The riddle is solved easily: We transcend the stereotypes by simply deciding to. Wish they'd told us that a long time ago.
I have to admit I have failed with recycling. I get mad about filth, trash, garbage, needless destruction of trees and other god-provided and natural things, disarrayed, disheveled or unrepaired buildings, offices and houses, etc. I'm happy and overjoyed around beauty, cleanliness, order and neatness although I know beauty is in the eyes of the beholder. The first thing people notice about me when coming into my house and offcie is neatless, order and a natural and aesthetically pleasing surrounding. I can hardly function at optimum without these things. My aunt who helped raise me and a wife with similar taste helped make me this way. However, I'm surprised that I haven't been able to get with this recycling thing. It seems to fit my personality but I'm unable to embrace it so far. I have the recycling tray at my house and watch my neighbors recycle every week (many of which don't have the above characteristics above to bear with) but I haven't joined them yet in recycling. I will try next week. Perhaps I'm yet to become convinced it matters?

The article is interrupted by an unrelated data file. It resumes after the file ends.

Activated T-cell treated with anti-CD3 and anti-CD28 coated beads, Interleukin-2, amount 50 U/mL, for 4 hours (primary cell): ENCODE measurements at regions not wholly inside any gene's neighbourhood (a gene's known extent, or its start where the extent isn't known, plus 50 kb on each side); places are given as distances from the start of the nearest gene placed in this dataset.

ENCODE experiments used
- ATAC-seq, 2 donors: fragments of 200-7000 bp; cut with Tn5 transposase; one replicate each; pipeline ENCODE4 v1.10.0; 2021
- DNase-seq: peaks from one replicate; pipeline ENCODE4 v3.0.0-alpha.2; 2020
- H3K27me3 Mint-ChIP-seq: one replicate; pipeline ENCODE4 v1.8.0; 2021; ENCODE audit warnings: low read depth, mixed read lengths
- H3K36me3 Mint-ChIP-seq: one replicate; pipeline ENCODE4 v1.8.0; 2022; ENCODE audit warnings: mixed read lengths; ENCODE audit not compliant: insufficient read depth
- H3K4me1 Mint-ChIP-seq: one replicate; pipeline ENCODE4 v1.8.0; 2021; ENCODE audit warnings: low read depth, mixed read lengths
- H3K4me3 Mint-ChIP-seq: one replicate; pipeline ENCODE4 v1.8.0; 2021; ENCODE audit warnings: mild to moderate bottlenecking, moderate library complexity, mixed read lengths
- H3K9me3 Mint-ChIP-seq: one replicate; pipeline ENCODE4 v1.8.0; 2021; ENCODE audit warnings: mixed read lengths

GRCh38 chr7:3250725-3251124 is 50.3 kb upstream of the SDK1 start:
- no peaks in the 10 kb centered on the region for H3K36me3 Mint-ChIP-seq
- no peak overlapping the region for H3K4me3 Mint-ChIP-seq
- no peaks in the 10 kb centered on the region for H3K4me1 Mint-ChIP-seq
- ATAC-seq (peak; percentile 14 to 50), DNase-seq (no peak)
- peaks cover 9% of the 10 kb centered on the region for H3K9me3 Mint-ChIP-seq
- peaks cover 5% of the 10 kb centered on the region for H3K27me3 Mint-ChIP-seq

hey Wait, it matters! I am doing it now, too, after a long break. I lived for 4 years in Northern California & we all recycled there. But in MS I got out of the habit. A friend talked me back into it - he does it religiously. It matters believe me
A few years ago, a waste management company started a recycling program in my neighborhood. Everyone seemed pretty excited about participating since so many bins full of paper and plastics showed up on the curb every other week. Unfortunately, since those bins often stayed on the curb for several days at a time because the truck was either late or didn't show up at all, everyone gradually quit. My mom even announced that our household was no longer participating because having all that trash nearby would attract critters. Also, during that time, the small bins they gave us filled up quickly, and I called the company to see if we could get a bigger receptacle, but they said they didn't. I considered buying a big trash can and drawing a recycle symble on it before my mom said we weren't doing it any more.